True immigration stories
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True immigration stories

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    True immigration stories True immigration stories Presentation Transcript

    • Why Do People Immigrate?
    • Financial OpportunitiesFinancial Opportunities –– When people cannot earn enoughWhen people cannot earn enough money or jobs are not available, they often immigrate to findmoney or jobs are not available, they often immigrate to find work.work. Better LifeBetter Life –– Some people immigrate to allow their childrenSome people immigrate to allow their children or themselves to lead a better life in the future. This oftenor themselves to lead a better life in the future. This often involves educational opportunities and a hope for better jobsinvolves educational opportunities and a hope for better jobs in the future.in the future. Following FamilyFollowing Family –– Some people immigrate because a familySome people immigrate because a family member has already immigrated.member has already immigrated. MarriageMarriage –– Some people immigrate because they want toSome people immigrate because they want to marry someone who lives in a different country.marry someone who lives in a different country. Why Do People Immigrate?
    • Why Do People Immigrate? Political PersecutionPolitical Persecution –– There are some countries where theThere are some countries where the government does not allow people the freedom of disagreeinggovernment does not allow people the freedom of disagreeing with the government. Some people immigrate to be allowedwith the government. Some people immigrate to be allowed this freedom.this freedom. Religious PersecutionReligious Persecution –– There are some countries whereThere are some countries where people are not allowed the freedom of practicing theirpeople are not allowed the freedom of practicing their religion. Some people immigrate to be allowed this freedom.religion. Some people immigrate to be allowed this freedom. WarWar –– Some people immigrate to escape war in their homeSome people immigrate to escape war in their home country. They often move to another country that is closercountry. They often move to another country that is closer to their home country before coming to the United States.to their home country before coming to the United States.
    • Why Do People Immigrate? Slavery/Forced ImmigrationSlavery/Forced Immigration –– Slavery was legal in theSlavery was legal in the United States until 1865, and even after that people wereUnited States until 1865, and even after that people were treated differently jut because of their skin color. Sometreated differently jut because of their skin color. Some people were taken from their home country and forced intopeople were taken from their home country and forced into slavery in the United States.slavery in the United States. FamineFamine –– A famine is when there is not enough food grown toA famine is when there is not enough food grown to feed the people. This may happen because there is notfeed the people. This may happen because there is not enough rain, disease that kills the plants, insects that eat theenough rain, disease that kills the plants, insects that eat the plants, etc. Some people immigrate to the United States toplants, etc. Some people immigrate to the United States to escape famine.escape famine.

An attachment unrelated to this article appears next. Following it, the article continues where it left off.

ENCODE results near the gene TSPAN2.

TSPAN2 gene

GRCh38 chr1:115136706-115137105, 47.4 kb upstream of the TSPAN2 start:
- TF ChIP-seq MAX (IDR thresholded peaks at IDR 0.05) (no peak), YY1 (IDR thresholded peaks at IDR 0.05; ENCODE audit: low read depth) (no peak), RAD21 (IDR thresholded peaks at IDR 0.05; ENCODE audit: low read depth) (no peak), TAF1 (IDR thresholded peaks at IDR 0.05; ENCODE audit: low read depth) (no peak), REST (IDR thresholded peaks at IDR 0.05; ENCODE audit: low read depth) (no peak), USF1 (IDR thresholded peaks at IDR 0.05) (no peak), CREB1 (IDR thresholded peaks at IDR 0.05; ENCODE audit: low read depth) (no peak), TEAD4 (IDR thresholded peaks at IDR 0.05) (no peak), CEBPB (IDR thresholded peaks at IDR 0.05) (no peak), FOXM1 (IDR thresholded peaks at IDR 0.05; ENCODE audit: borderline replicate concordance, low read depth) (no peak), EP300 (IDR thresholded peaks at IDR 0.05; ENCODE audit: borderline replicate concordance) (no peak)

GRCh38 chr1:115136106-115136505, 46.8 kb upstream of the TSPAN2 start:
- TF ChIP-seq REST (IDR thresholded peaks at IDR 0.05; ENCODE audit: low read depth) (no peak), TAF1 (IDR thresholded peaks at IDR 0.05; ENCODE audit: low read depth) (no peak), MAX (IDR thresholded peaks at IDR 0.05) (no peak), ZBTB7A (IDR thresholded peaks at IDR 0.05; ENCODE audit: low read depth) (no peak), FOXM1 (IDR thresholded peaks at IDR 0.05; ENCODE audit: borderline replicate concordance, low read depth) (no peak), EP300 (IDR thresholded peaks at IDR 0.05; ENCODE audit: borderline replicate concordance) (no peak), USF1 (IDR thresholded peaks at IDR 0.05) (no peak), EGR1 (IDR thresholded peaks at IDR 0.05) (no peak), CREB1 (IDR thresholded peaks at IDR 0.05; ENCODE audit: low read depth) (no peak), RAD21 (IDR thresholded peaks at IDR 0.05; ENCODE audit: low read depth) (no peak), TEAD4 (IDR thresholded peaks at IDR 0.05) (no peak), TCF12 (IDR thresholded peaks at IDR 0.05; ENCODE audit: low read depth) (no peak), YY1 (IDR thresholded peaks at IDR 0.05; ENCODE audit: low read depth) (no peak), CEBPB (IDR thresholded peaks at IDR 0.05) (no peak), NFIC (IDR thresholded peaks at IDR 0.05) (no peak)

• One summer my aunt, who already lived inOne summer my aunt, who already lived in America, came to Greece for a visit. She jokinglyAmerica, came to Greece for a visit. She jokingly said, “Why don’t you come live there, too?” Mysaid, “Why don’t you come live there, too?” My father always looked for a better job and a betterfather always looked for a better job and a better way of life. So he said to my mother, “Why not tryway of life. So he said to my mother, “Why not try it?” It took about two years to get all theit?” It took about two years to get all the paperwork, the visa and passports and tests beforepaperwork, the visa and passports and tests before we could go. I heard my parents talking about it andwe could go. I heard my parents talking about it and I asked my mother. She said, “Yes, we’re going toI asked my mother. She said, “Yes, we’re going to America.”America.” (From(From New Kids in TownNew Kids in Town by Janet Bode)by Janet Bode) Anna